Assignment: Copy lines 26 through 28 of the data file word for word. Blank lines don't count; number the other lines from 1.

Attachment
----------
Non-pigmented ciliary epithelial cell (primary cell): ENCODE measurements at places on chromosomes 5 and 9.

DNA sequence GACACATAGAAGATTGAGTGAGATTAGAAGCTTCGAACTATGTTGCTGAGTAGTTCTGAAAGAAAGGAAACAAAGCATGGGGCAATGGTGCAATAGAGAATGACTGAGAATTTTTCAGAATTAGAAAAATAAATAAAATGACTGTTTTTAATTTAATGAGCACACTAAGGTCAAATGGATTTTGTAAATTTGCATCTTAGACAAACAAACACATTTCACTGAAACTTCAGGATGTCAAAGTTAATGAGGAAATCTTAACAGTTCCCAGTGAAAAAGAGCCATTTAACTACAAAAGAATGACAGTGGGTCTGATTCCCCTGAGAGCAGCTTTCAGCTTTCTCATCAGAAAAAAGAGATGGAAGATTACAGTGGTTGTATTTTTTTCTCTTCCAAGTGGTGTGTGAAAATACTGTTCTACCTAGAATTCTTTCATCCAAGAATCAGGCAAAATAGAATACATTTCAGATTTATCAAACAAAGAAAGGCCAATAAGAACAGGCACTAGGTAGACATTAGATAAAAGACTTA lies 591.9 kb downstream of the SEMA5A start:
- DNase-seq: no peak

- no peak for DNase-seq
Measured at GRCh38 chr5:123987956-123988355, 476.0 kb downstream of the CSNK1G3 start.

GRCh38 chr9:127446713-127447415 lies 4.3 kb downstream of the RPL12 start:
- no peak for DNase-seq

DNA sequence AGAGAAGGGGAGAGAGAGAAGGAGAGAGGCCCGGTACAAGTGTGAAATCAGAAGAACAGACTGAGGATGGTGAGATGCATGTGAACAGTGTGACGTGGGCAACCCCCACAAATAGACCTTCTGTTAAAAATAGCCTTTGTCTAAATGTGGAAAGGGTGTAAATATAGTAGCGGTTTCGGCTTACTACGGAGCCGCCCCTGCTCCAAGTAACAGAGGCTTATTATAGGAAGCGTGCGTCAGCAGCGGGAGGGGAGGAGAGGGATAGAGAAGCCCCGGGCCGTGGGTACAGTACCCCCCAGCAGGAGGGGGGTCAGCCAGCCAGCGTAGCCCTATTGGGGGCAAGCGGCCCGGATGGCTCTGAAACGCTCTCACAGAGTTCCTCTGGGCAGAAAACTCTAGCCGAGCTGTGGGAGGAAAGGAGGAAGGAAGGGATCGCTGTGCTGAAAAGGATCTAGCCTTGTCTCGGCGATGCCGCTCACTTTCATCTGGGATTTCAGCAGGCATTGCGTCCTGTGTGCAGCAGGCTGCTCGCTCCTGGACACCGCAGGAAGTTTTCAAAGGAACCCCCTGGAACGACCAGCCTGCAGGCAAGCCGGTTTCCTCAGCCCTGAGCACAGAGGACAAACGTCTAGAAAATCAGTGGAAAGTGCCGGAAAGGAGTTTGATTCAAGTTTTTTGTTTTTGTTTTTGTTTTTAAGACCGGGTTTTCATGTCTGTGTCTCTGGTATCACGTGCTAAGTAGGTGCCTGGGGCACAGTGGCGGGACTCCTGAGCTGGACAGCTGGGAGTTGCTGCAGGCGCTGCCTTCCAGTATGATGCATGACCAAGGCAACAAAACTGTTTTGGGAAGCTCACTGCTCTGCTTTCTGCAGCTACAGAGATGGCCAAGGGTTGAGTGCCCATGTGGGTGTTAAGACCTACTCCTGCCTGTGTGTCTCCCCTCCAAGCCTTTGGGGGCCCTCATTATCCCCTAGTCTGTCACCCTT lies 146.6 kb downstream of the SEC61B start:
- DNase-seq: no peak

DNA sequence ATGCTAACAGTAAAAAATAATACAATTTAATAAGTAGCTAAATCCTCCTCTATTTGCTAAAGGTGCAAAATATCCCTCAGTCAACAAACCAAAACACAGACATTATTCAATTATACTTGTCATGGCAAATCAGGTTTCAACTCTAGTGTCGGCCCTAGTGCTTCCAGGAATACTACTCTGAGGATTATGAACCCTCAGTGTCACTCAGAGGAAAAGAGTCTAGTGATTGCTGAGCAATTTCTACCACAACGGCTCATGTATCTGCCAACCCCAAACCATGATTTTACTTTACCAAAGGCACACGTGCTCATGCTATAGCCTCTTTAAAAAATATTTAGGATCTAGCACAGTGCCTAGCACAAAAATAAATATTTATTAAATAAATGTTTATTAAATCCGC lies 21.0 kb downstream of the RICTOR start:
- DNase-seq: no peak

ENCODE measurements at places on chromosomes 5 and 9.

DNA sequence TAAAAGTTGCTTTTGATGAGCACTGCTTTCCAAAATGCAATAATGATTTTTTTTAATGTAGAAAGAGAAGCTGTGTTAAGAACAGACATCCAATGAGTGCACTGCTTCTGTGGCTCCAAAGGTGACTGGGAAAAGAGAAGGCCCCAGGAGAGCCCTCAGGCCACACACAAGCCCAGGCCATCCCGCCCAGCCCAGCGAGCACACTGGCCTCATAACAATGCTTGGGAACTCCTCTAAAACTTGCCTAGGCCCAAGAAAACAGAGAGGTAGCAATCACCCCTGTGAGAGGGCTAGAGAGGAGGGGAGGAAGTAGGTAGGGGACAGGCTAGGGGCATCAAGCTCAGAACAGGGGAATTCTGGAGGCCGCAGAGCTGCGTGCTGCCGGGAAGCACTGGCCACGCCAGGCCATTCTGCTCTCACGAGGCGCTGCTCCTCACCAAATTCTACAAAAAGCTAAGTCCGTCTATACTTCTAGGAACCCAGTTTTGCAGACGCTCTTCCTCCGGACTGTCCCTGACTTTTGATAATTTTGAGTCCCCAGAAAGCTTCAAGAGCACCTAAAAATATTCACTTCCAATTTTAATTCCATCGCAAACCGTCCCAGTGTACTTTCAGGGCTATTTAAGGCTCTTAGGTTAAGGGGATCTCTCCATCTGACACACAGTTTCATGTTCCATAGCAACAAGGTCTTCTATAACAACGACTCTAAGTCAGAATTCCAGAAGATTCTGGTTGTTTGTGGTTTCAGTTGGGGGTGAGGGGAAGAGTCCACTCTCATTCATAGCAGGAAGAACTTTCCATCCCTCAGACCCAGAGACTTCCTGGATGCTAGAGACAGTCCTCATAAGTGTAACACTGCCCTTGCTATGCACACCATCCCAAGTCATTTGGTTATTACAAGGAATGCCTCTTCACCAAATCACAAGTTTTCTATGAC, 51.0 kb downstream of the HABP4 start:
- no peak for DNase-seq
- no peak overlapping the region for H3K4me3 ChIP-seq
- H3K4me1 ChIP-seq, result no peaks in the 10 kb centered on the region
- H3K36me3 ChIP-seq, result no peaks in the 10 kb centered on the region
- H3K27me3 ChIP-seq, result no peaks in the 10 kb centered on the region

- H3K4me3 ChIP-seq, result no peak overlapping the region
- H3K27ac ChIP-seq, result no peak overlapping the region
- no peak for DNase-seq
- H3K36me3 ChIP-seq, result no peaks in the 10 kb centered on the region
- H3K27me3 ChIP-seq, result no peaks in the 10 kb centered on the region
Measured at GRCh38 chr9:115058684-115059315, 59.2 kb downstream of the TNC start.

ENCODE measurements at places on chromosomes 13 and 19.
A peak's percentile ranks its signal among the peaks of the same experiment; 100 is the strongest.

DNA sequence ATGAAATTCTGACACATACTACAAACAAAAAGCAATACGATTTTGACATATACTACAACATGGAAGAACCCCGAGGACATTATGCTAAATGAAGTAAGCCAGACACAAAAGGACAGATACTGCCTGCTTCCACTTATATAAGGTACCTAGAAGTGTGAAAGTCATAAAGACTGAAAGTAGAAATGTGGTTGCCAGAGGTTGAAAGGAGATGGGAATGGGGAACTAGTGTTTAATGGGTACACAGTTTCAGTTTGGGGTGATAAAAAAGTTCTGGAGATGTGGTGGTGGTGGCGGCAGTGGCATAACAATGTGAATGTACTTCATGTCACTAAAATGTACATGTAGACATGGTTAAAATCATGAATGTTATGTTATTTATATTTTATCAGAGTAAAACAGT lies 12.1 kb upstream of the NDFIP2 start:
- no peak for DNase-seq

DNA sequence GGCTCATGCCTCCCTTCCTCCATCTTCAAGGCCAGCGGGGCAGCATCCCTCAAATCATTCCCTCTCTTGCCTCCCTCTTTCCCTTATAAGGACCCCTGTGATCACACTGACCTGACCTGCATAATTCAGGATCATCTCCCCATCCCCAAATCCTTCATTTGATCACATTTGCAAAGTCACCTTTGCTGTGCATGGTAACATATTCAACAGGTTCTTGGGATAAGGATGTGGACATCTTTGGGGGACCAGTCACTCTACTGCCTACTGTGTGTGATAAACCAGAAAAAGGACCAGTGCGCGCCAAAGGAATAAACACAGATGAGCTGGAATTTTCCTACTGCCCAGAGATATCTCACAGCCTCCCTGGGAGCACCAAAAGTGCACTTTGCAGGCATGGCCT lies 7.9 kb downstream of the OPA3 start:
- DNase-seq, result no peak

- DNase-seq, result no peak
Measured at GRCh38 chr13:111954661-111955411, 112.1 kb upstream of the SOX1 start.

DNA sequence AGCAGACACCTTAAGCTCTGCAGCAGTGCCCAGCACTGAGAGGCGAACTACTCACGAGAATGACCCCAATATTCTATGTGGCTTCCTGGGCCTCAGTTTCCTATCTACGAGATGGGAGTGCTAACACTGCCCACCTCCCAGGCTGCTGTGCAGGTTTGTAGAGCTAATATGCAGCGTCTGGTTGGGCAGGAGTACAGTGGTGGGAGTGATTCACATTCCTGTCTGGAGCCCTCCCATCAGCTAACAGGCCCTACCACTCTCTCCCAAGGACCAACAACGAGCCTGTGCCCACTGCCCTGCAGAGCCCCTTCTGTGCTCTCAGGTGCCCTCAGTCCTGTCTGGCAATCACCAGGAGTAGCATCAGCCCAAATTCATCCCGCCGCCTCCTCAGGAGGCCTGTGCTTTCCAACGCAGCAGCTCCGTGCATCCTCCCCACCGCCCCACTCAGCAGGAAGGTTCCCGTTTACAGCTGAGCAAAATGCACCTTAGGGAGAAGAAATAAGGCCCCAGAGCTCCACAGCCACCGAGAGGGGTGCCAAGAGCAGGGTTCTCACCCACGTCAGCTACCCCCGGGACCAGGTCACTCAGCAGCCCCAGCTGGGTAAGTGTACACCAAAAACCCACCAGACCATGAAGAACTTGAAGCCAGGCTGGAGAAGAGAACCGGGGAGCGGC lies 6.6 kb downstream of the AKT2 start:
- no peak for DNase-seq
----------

A peak's percentile ranks its signal among the peaks of the same experiment; 100 is the strongest.

DNA sequence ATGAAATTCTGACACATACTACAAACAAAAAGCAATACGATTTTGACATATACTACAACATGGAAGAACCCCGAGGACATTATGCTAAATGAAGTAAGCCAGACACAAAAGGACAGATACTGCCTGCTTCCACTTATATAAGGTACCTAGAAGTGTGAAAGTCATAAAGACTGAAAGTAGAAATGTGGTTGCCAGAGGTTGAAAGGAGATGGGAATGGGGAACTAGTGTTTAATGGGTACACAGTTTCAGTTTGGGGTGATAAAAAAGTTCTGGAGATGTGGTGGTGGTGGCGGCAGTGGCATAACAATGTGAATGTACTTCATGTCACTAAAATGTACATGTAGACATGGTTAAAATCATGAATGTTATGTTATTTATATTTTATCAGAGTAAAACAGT lies 12.1 kb upstream of the NDFIP2 start:
- no peak for DNase-seq